Dennis Bonnen is still playing games.
After all that has transpired since the hour or so he and and another top lawmaker spent “deal-making” with bomb-throwing activist Michael Quinn Sullivan, one would think Bonnen might be tiring of games.
But one would be wrong, at least based on what we have heard from some who were inside the room at an Austin resort where the House GOP caucus met Friday. It was there that Bonnen, the Republican speaker of the Texas House who apparently was willing to throw fellow Republican representatives overboard for personal power, showed us he is still playing.
In a meeting where he might instead have indicated he was more concerned about his party and his state than about increasing his own power, he instead threw a resolution before the assembled representatives that asked them to vote on his resignation.
Of course many of them want it, but not like that.
But Bonnen is right. It is time for him to step down. We will leave it up to the good people of Angleton to decide in the next election if they want to continue to be represented by a politician who has dishonored himself, their community, the House and the Texas Republican party with his shady backroom talk.
Whatever those voters decide, Bonnen should never again hold a position of leadership in the Legislature. He has proven himself unfit for a job in which the public must place its trust, and he now further imperils his party’s tenuous hold on the House of Representatives.
Sullivan is anything but clean in this matter but not an elected official and, thus, not subject to the same standard. It has never been likely he could get elected to any office. If you are an honest dealer, you might want to avoid Sullivan as a confidant or friend but that’s a personal matter.
What has drawn much of the attention around East Texas is Bonnen’s offer of turning Sullivan’s guns on state Rep. Travis Clardy of Nacogdoches and nine other lawmakers. That would not be such a strange discussion between two Republicans, except for the fact Clardy and the others targeted also are Republicans.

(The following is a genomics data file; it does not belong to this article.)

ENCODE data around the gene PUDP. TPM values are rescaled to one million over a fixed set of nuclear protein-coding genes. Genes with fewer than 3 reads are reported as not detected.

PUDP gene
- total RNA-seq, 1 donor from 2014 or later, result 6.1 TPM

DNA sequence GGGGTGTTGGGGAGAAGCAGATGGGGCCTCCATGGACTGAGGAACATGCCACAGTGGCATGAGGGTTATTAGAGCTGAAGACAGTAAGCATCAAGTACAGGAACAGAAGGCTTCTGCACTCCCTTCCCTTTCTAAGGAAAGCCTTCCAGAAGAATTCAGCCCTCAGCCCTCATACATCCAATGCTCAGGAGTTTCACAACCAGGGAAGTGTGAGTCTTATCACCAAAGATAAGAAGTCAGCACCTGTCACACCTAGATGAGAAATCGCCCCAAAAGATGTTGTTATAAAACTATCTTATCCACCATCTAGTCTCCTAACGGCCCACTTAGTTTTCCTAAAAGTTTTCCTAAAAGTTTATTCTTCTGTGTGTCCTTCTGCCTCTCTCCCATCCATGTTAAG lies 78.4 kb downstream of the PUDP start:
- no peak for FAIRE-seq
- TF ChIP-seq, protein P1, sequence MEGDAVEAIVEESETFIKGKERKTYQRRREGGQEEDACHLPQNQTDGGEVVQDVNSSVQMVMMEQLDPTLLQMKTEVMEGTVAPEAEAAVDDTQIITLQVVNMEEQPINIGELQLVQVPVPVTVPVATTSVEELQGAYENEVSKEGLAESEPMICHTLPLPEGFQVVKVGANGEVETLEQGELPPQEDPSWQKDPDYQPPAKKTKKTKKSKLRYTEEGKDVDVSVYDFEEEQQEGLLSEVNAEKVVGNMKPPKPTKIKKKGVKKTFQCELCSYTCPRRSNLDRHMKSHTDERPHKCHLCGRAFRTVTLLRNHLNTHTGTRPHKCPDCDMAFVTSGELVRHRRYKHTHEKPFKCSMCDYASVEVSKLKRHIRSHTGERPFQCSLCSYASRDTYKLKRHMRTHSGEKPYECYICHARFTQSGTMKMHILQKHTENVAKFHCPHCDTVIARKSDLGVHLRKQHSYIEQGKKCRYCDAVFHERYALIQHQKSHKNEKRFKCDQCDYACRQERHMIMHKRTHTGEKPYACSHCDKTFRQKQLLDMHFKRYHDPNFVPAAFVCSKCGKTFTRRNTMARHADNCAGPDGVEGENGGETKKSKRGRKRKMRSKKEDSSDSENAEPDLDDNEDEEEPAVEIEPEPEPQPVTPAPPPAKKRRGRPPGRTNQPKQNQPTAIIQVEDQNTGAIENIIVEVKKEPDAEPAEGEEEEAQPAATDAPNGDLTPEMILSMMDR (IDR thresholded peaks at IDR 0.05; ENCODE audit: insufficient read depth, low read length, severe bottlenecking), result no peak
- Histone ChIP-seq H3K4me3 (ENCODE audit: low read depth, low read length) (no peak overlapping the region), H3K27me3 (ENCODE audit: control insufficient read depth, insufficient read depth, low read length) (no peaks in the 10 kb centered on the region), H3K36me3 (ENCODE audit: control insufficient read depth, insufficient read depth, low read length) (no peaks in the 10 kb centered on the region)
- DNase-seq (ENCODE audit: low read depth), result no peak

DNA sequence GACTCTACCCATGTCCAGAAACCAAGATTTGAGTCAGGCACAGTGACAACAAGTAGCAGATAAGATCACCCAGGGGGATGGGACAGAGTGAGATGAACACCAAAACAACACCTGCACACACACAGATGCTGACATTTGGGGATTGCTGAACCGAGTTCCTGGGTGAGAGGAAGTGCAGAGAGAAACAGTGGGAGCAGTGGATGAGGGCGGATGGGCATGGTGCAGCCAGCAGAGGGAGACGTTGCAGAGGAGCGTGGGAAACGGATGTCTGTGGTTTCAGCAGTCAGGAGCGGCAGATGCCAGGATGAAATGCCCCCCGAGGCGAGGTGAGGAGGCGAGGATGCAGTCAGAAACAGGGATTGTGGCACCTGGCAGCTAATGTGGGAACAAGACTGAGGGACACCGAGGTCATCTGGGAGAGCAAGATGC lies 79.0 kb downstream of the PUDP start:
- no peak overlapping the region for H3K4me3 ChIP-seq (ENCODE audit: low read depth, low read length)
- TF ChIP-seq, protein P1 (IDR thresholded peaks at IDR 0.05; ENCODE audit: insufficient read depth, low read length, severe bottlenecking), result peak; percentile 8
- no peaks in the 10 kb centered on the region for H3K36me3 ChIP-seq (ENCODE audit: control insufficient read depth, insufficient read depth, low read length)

Clardy, it should be noted, is well respected by members of both parties. He is a leader himself and announced a candidacy for the speaker’s position that Bonnen later won. It could be Bonnen wants to rid himself of a possible contender before the next session.
Otherwise, getting rid of Clardy makes absolutely no sense and would be counterproductive. While we would guess Republicans retain control of the state House, a switch of nine seats would give the majority to the Democrats.
That means Bonnen’s suggestion would help the opposing party, which may be less important to him than continuing to hang onto the ship of state like a barnacle.
Unfortunately, that was not even the most egregious part of the recorded conversation. Bonnen also made clear his contempt for locally elected officials. Indeed, there were many attempts in the last legislative session to remove power from cities and counties, which indicates this was no idle chatter. Clardy is likely on Bonnen’s hit list because he supports local control.
What happened to the Republican principle of keeping power away from a centralized government and returning it to the grassroots? Apparently, it has been subverted by Bonnen and other top Republican elected officials.
Of course speaker has always been a political post, and politics is not a gentle pursuit. But rarely has the post targeted members of the speaker’s own party or carried out vendettas against local government.
Bonnen has obviously lost his way through the political maze, and that is reason enough for us to suggest he step down.